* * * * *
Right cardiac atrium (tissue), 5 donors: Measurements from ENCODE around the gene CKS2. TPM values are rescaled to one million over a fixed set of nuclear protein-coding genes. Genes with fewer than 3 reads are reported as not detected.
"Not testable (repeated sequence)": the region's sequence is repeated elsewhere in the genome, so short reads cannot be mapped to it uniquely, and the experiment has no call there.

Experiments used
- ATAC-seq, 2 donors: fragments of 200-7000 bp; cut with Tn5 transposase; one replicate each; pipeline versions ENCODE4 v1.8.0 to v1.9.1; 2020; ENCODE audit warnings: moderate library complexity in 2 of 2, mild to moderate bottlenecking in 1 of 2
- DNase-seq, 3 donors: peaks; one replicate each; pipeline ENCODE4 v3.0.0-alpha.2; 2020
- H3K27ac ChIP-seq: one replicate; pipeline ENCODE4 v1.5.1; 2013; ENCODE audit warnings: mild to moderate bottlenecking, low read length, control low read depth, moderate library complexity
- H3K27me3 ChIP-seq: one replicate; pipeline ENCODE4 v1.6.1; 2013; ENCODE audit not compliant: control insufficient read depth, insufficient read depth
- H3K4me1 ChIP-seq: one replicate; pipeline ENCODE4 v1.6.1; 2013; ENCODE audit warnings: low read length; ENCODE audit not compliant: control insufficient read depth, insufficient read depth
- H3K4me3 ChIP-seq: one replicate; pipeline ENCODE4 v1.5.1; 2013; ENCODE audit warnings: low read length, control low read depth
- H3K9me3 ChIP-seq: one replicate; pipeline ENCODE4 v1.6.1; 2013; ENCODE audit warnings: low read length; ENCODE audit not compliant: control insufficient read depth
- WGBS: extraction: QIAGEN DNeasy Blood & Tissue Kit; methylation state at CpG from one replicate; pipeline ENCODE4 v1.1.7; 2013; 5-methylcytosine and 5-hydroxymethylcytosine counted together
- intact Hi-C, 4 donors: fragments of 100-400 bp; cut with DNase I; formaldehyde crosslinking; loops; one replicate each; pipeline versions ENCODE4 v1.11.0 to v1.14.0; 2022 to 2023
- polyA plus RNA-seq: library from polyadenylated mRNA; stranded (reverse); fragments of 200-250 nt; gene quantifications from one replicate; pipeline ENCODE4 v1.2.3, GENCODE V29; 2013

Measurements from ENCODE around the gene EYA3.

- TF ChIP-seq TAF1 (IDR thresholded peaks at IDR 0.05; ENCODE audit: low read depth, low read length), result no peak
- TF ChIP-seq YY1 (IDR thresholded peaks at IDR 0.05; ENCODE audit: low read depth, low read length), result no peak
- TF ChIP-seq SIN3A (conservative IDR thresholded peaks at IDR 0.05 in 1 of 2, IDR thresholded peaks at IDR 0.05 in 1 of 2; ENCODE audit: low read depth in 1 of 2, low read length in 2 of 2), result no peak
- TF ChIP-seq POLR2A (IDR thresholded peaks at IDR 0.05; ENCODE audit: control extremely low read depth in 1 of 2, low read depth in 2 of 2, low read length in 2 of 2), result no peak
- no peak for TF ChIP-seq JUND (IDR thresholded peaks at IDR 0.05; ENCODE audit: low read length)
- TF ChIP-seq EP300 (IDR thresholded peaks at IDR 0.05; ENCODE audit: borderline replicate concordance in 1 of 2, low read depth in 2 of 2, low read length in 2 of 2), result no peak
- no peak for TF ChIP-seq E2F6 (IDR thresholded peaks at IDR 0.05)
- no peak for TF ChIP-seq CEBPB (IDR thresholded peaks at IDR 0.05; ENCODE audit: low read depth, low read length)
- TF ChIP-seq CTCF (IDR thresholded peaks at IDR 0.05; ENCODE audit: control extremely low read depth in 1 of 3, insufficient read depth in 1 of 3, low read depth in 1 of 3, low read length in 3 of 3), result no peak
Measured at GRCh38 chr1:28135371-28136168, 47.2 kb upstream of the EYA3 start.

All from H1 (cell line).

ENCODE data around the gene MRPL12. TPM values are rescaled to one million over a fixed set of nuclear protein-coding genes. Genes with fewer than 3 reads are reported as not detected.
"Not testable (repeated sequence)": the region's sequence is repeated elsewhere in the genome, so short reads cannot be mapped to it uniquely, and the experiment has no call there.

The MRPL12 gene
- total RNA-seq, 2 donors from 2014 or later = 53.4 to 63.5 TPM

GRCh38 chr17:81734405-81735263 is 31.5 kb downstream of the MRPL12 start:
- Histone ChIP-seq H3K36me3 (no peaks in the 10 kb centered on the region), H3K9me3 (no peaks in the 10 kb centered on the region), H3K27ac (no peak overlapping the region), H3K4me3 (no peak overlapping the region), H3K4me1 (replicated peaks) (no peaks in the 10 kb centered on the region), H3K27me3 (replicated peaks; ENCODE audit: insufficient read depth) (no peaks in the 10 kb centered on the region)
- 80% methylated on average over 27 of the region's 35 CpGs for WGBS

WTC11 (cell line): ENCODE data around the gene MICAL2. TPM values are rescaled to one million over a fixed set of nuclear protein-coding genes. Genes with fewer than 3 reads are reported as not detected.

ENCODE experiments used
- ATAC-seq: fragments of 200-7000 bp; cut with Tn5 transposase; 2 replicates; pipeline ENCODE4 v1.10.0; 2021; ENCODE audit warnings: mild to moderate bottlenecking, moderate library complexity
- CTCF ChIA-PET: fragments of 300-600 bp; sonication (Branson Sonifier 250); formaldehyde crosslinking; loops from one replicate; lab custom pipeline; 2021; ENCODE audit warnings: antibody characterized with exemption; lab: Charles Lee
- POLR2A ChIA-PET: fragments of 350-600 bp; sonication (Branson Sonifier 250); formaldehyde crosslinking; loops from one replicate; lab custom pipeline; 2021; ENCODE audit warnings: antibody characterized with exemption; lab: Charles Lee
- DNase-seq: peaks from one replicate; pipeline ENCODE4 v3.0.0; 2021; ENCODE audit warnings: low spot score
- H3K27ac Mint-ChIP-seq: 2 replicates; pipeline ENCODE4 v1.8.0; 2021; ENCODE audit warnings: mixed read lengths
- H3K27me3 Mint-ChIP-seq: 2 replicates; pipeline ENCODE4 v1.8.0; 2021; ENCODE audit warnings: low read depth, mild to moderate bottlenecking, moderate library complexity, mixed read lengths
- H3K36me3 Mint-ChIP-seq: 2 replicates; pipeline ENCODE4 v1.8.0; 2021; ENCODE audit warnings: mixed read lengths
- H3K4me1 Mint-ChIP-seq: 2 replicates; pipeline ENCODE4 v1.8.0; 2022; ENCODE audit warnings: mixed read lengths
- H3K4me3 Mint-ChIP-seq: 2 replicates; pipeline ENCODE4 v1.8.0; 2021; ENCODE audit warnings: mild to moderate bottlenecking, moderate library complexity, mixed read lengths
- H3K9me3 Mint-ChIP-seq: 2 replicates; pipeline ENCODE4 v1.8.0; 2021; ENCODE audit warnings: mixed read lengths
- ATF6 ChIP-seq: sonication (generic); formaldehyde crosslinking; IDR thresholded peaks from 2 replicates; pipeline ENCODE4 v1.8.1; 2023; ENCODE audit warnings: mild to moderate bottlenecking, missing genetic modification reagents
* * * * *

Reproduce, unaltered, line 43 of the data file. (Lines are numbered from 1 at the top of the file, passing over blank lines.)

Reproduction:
- H3K4me3 Mint-ChIP-seq: 2 replicates; pipeline ENCODE4 v1.8.0; 2021; ENCODE audit warnings: mild to moderate bottlenecking, moderate library complexity, mixed read lengths